Despite Gulf monarchies’ hesitation to change course, they do not regard Russia as a strategic partner. These states have four main interests linked to Russia: cooperation on energy policy, access to military technology, investment, and coordination on geopolitics. Russia has reduced its agency in all these areas by launching an all-out war on Ukraine. Moscow is an important interlocutor for Qatar in the Gas Exporting Countries Forum and for Saudi Arabia in OPEC+, but it is also a competitor. If, as is widely predicted, the green transition causes the oil market to shrink in the years to come, Russia and Saudi Arabia are set for a long-term battle over market shares.
Despite signing strategic agreements with Saudi Arabia and the UAE, Russia is not in a position to replace the US as a regional security guarantor or a strategic defence partner. Russia’s endgame in Syria and Libya is in line with that of the UAE, but their policies are opportunistic. While Russia may have recently tried to use the Iran nuclear deal as leverage against Western sanctions, it has long resisted Saudi attempts to contain Iran geopolitically. Indeed, Gulf monarchies’ refusal to side with the US and Europe against Russia is not about Russia. It is about navigating the new multipolar world order, taking a transactional approach to protecting national interests, and avoiding the costs of strategic alignment.
Gulf states see the US as committed to retrenching from its traditional role as the Middle East’s security guarantor – meaning they believe Washington has less to offer and less to threaten than it once did. In reality, they are likely to quickly see the limits of extreme hedging.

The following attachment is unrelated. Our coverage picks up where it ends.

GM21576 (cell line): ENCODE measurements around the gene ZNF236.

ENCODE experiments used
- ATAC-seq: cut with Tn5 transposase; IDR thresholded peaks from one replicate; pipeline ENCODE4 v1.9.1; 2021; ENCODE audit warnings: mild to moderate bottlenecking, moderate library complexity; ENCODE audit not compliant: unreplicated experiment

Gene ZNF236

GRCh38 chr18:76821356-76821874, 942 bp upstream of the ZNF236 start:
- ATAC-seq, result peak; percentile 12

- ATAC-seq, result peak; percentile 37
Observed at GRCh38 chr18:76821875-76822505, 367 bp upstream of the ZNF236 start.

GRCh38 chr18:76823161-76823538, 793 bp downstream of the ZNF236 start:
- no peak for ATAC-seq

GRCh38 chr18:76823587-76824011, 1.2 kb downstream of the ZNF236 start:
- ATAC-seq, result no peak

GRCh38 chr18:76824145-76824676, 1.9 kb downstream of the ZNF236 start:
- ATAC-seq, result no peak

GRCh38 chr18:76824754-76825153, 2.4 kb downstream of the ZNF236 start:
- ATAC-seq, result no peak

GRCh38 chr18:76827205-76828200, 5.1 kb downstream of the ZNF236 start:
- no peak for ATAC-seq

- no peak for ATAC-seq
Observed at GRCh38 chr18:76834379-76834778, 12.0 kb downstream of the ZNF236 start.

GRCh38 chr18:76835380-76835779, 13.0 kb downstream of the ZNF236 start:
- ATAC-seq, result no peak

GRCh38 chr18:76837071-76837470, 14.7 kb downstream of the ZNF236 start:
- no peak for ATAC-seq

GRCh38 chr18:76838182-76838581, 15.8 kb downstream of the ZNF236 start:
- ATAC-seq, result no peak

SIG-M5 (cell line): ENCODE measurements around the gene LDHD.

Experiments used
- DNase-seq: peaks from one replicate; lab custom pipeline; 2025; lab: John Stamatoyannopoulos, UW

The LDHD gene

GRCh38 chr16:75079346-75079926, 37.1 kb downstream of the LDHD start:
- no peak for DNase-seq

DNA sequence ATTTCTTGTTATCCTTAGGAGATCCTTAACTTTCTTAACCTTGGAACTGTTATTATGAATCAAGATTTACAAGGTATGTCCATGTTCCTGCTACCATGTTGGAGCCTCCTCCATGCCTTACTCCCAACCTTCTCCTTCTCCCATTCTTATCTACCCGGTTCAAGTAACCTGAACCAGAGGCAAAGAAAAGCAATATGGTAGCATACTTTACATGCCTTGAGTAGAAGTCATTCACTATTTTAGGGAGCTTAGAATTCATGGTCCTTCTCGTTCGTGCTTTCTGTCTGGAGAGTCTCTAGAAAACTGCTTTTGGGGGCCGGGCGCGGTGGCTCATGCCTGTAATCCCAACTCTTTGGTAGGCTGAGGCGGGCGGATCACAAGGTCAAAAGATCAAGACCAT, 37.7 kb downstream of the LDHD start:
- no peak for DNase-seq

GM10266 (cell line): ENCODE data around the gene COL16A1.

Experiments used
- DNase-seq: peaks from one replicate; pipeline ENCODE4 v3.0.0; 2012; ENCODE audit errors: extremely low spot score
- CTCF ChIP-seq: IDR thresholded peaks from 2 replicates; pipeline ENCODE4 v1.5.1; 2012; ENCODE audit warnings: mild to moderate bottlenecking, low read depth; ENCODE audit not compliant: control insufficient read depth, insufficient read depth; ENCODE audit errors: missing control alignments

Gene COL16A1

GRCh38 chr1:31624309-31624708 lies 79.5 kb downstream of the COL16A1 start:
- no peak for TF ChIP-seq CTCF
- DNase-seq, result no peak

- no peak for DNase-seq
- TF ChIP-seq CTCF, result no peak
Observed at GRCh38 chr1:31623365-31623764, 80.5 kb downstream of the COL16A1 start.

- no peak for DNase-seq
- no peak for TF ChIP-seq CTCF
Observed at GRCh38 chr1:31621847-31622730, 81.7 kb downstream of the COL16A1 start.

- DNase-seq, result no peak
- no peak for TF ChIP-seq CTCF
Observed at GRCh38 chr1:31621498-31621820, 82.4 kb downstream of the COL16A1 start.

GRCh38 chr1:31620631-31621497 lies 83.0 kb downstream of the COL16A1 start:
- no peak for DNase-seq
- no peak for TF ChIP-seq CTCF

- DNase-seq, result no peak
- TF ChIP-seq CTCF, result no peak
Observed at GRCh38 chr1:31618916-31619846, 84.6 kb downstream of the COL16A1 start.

Europeans – who have far less influence than the US in the Gulf – can speed up this reckoning. They should deliver a clear message to Gulf states that forging a strong energy partnership with Europe now would not only be a short-term attempt to outfox Russia but also an element of a decades-long strategy for the green transition – one that would minimise the risks of political and economic instability, especially in the Gulf. To deliver this message, European Commission Executive Vice-President Frans Timmermans and Energy Commissioner Kadri Simson should go ahead with a visit to Saudi Arabia that was initially planned for the third week of March but could be delayed due to Russia’s war on Ukraine.
Energy will feature prominently in the upcoming EU-GCC Joint Action Programme, given that European countries see Gulf monarchies as key sources of green energy and investment partners in this sector. European leaders can still edit the document, which should be published soon, to expand their engagement with Gulf states on energy issues. They should offer Gulf states a more appealing compromise on carbon pricing and the phase-out of hydrocarbons, as well as a stronger strategic commitment to trade in green energy, electricity, and LNG. Through this kind of clear-eyed consistency, Europe can encourage Gulf states to abandon extreme hedging.
The European Council on Foreign Relations does not take collective positions. ECFR publications only represent the views of their individual authors.